But a few things happened this year, that made Christmas miraculous. Honestly, I believe Christmas is miraculous every year because for our family it is a time to Celebrate the miracle of Christ, but this year became special in it’s own way.

I would love to say that our Christmas was miraculous because the kids got along and there was less fighting. Or that I held myself together with grace and accomplishment and didn’t get upset or frustrated at all with kids. But, that was not the case. Our kids still fought, and I was a sobbing mess on a number of occasions.

One of the first miracles came early in December. I was working on making gifts when I discovered I needed some key rings to finish them off. I knew we had a bunch somewhere and started to dig through boxes that had been stowed away and almost forgotten. One such box was marked “Mom-Office/kids gifts.” I had forgotten that when we had moved from Oregon, I had packed away the odds and ends the kids had bestowed upon me in a box with some office stuff (mainly old negatives). Curious as to what I would find I opened the box eagerly.

Tears sprung to my eyes as my gaze landed on a miniature stuffed black cat. To any typical observer, this little cat would have looked worn, and maybe a little rag-tag. Some would call it worn out or ratty, others well-loved. To me, it was a special love note from heaven. It had been a cherished treasure of our precious Lizy. To me it was a note from Heaven, telling me that Heavenly Father was ever aware of my aching heart and my needs. It was a special gift from my Lizy at a special time of year. It’s name is *Oreo, and he kept me company through the rest of the month, sitting on my desk, watching over the gifts I made for my family.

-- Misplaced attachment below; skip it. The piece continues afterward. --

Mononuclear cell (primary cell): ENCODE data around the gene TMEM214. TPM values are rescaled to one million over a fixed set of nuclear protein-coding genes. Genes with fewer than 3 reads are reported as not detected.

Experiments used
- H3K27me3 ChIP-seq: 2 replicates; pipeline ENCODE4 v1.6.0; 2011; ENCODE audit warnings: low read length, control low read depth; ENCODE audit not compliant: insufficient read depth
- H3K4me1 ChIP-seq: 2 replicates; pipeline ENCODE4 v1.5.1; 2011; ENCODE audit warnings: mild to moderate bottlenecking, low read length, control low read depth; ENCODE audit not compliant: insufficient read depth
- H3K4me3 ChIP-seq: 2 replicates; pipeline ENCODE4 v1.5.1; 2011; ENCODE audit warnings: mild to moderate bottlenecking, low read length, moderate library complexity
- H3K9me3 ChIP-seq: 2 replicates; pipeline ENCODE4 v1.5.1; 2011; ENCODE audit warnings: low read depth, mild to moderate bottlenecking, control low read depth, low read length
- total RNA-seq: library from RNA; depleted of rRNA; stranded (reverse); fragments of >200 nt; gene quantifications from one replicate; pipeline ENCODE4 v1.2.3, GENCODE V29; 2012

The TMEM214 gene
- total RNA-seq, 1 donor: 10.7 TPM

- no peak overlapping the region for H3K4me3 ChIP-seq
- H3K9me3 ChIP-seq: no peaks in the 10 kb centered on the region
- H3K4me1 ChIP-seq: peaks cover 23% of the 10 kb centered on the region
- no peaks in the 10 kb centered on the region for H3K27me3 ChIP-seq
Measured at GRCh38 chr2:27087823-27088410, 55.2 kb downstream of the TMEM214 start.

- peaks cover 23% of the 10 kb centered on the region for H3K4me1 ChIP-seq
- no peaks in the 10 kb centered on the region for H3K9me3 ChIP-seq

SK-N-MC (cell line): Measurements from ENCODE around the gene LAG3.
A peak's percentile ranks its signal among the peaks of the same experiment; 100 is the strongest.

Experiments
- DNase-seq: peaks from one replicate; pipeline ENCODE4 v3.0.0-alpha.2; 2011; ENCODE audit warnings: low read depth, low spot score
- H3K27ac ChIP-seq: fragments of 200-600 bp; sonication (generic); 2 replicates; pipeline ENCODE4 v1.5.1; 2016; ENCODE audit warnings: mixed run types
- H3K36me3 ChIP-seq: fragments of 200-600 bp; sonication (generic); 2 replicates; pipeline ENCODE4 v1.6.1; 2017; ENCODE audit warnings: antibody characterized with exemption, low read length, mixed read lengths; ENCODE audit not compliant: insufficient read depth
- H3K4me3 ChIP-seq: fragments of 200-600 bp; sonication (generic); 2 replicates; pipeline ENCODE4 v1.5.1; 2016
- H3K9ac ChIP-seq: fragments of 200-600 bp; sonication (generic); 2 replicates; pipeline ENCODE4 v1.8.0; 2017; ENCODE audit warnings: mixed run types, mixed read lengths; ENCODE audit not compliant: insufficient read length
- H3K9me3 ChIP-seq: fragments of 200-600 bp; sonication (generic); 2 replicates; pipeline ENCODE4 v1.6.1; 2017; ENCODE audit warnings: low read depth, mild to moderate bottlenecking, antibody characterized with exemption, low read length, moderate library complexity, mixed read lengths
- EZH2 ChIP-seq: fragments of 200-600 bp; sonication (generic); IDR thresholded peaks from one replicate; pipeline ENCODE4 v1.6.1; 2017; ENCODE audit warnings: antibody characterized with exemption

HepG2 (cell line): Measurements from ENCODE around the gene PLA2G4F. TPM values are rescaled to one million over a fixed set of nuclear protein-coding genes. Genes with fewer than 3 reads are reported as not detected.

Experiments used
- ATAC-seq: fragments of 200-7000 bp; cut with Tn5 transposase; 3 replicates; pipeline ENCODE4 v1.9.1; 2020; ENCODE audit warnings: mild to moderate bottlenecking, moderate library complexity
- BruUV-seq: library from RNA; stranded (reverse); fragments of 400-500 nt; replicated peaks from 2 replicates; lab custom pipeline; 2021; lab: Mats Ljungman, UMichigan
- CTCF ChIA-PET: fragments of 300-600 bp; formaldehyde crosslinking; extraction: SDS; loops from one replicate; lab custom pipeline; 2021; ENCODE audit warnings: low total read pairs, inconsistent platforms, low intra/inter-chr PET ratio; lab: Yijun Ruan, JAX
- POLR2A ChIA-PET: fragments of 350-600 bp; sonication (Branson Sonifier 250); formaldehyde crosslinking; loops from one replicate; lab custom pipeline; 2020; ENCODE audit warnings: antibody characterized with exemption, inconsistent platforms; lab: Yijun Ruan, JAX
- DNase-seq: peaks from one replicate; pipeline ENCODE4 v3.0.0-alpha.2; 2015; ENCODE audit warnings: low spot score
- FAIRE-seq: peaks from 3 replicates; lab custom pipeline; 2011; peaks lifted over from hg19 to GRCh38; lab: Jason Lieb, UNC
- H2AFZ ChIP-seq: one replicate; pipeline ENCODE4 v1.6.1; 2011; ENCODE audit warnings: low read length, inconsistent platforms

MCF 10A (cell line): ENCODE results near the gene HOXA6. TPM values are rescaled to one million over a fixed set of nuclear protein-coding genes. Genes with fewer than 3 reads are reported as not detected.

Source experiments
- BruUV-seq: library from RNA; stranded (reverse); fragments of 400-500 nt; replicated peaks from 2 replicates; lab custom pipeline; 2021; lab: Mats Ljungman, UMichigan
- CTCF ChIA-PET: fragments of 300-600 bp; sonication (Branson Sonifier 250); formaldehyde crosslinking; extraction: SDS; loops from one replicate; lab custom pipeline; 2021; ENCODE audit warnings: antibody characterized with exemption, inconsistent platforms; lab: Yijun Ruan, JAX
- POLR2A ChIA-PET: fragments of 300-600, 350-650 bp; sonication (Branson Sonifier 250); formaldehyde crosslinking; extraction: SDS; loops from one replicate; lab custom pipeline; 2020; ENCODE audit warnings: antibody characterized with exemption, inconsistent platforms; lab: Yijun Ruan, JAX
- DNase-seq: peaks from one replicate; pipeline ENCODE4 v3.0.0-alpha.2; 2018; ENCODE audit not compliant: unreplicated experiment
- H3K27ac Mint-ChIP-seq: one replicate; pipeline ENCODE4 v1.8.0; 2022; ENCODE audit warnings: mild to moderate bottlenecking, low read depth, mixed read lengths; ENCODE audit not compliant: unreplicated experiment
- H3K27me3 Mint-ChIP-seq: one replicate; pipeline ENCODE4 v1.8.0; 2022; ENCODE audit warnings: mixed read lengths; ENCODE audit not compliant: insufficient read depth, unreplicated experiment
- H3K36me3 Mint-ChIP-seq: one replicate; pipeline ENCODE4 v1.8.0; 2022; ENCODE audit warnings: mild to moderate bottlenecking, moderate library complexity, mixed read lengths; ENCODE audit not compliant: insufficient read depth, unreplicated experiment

I carried the box upstairs and continued to go through it, I found cards and bookmarks she had made for me, and nick-knacks she and her sisters had given me through their early years. My heart swelled and I burst out laughing with love and delight as my gaze fell upon a piece of paper with a lizard sticker on it with the words, in Elizabeth’s writing, “Your pet Lizard (Me)!” I was overwhelmed, not only had I been blessed with little Oreo, but so many wonderful treasures that I hadn’t set eyes on in years.  It felt like special gifts from Lizy all over again, even more cherished the second time.

Our next miracle came in disguise. At first I thought I was providing someone else with  a miracle, but I think it was more for me than for the receiver. I have noticed numerous times when I headed to the fabric store (located in a large shopping center with a Walmart and numerous other stores) a homeless woman standing with a sign in the median in the entrance to the parking lot. A few times I had the thought to give her some food, but I was always stuck in moving traffic and a quick scan of the car never yielded anything of sustenance or warmth. This particular day as I began to pass the woman, I thought, when are you going to quit thinking of helping her, and actually do something about it? Immediately I felt small and I knew that Heavenly Father wanted me to help this woman. No more excuses about not having anything in the car, or being in too much of a hurry to go into the store to get something.